They Always Kill Children

by | Dec 20, 2023

They Always Kill Children

by | Dec 20, 2023

baby angel crying in graveyard

“Why is the World Silent?” – Chaim Kaplan

Humanity has endured self-inflicted savagery for all its history. Modern civilizations have apparently transcended above the primal savagery of ancient barbarity, yet despite technology allowing us to peer in with a voyeur’s fascination, the world is mostly silent while children are slaughtered. The children of Gaza are dying in large numbers; they are the victims of a state policy so bent on vengeance that the wider world is absent in any true condemnation or action. A child in the West Bank may as well be a Biafran baby or a Yemeni girl or a boy from Laos or perhaps any child stuffed into the ovens of Bergen-Belsen or Auschwitz.

The world is divided into two camps; those who see individuals and the collectivists. Many claim to understand that the planet is made up of millions of human individuals, until nationalism or a tribal bias emerges. The past decade’s culture war has been one of stereotype and slur, a tug and pull of identity politics and reactionary populism that has led to alliances that otherwise are unhealthy on a fundamental level. Though thankfully it was a war mostly waged online, on screens and in the mostly already alien government/corporate world.

The attitude and simplification of hatred and division of such a “war” is not new. To burn a child beneath an atomic blast, to blow their limbs to pieces with land mines, to starve, drown or suffocate them, is now a civilized wisdom so long as government does it. It is the accepted conduct of great and pariah nations alike; both the terrorist’s vulgarity and a professional military’s sophisticated exceptionalism. After all, things happen in war, right? Despite centuries of learning and improvements in the science of killing, children are still targeted or suffer regardless of such advanced weapon systems.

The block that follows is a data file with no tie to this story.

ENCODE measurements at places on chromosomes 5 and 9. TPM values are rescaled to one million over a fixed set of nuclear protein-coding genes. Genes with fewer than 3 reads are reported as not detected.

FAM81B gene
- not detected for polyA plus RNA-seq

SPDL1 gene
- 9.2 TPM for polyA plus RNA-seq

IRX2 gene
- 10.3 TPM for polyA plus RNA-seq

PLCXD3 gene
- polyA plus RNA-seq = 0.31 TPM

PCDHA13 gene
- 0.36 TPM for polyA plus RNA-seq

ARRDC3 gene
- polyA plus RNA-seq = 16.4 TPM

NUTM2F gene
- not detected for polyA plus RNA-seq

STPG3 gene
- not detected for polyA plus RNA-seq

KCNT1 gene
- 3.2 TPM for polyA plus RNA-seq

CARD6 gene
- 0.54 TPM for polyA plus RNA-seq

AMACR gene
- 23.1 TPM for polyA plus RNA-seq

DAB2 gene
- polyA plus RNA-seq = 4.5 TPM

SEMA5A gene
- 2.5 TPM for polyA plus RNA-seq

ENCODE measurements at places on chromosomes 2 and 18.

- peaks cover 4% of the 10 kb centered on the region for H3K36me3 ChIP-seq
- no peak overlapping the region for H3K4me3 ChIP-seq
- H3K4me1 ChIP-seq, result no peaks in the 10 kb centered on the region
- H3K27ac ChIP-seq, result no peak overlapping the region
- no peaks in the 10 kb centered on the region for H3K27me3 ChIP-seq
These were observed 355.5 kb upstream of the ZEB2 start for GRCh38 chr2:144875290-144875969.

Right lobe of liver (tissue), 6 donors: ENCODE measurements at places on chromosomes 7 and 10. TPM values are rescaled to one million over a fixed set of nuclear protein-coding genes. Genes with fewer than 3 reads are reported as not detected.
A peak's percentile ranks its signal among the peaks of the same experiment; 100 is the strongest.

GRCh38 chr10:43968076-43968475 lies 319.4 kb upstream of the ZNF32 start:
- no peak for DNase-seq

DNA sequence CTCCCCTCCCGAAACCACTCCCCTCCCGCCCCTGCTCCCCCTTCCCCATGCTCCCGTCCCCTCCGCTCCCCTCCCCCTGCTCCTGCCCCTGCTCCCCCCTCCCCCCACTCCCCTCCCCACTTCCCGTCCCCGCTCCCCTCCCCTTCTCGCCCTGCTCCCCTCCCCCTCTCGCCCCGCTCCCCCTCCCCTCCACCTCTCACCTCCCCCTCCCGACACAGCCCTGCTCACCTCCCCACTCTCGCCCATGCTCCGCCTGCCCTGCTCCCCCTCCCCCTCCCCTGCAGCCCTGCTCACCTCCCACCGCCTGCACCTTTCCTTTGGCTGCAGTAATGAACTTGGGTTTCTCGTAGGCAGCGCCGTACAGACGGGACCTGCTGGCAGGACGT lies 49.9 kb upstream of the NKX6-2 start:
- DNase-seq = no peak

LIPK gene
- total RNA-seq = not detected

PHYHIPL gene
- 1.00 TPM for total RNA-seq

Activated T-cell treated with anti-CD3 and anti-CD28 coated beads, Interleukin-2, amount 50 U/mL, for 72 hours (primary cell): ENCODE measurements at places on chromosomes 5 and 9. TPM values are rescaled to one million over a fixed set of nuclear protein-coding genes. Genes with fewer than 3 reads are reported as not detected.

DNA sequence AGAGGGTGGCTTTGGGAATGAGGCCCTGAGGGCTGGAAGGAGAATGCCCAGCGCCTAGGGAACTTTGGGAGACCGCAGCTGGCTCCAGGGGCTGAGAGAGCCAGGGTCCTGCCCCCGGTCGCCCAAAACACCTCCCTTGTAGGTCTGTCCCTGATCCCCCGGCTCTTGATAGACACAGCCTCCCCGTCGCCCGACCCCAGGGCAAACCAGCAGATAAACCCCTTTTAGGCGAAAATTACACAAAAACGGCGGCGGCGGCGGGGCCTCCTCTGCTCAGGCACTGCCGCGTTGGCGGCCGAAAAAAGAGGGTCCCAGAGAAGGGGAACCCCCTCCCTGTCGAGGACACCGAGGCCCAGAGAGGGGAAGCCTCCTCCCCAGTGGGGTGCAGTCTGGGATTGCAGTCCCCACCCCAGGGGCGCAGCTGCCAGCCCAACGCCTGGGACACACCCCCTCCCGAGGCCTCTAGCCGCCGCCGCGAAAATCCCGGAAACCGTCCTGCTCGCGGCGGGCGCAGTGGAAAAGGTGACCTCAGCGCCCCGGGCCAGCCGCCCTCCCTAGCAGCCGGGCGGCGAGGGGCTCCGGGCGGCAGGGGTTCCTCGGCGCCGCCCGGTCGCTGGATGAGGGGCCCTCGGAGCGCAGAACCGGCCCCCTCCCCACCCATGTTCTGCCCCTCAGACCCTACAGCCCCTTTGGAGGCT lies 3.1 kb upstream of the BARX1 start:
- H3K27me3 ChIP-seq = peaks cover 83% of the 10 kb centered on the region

We are told that the enemy, which ever one it happens to be, uses children as shields or hides behind them and yet time and time again we have seen children suffer regardless whether this is true or not. In the case of Gaza, a small city filled with mostly children, it would be hard for them not to be near any “terrorist.” That is assuming the Israeli Defense Forces (IDF) were trying to be precise in their attacks on the city. Is a government building a legitimate target? And if so, does that mean should one attack it and kill children, then it is those who used the government building rather than the killers who is at fault? Is that not the rationale of terrorists?

To blow up school buses full of children with complicated weapons, as the Saudi military did in Yemen, or to starve a nation knowing that the children will be the first to die, as was the case from World War I up to the war on Iraq, is the conduct of government. Repeat the mantra: Things happen in war, right? To be savage, brutal, to have no or little mercy, is somehow an allowable necessity so long as victory is obtained. The balance between good and evil dangles according to kill counts. Regardless, children are murdered.

For a time, many in the liberty and antiwar movement claimed that conservatives were natural allies, good enough on certain issues. Partisan Americans pushed this line during the culture war and the COVID times. Liberal interventionists a very real threat, but conservatives wage war too. Conservatives censor and lock down as well, despite their rhetoric. It is still the government.

And so we saw the blood lust and theological disorder to wage a crusade against Palestinian children return after the October terror attacks in Israel. Suddenly, the energy of the Bush era neoconservatives were revived among particular pundits and supposed “friends” of individual liberty. The need to support an “ally,” to kill and hate was ever apparent. Or, the need to down play the death of the innocent and ignore dead children.

On the flip side, some with certain beliefs instantly conflated Jews with the Israeli government, much the same way that ISIS or Al Qaeda or even Hamas had become attached to all of Islam. The collectivist instinct to remove individuals from their responsibility and identity is always near the surface so long as the excitement of war scratches it free. To punish any demographic based on the actions of individuals is immoral. It’s akin to punishing American, Australian, or Iraqi civilians because of the actions of the government that imposes itself upon them. Yet, this is the way of government and collectivist ideologies.

In the book Through Our Eyes, Itzhak Tatelbaum compiles the words of the young who witnessed and experienced the Holocaust through deportation, enslavement, experimentation, extermination, and eventually freedom for the few who survived. The words are universally human, individual children forced to suffer beneath the vileness of government. They were victims of legalized murder and torture, when professionals and conscripts alike participated in the wholesale brutality against children.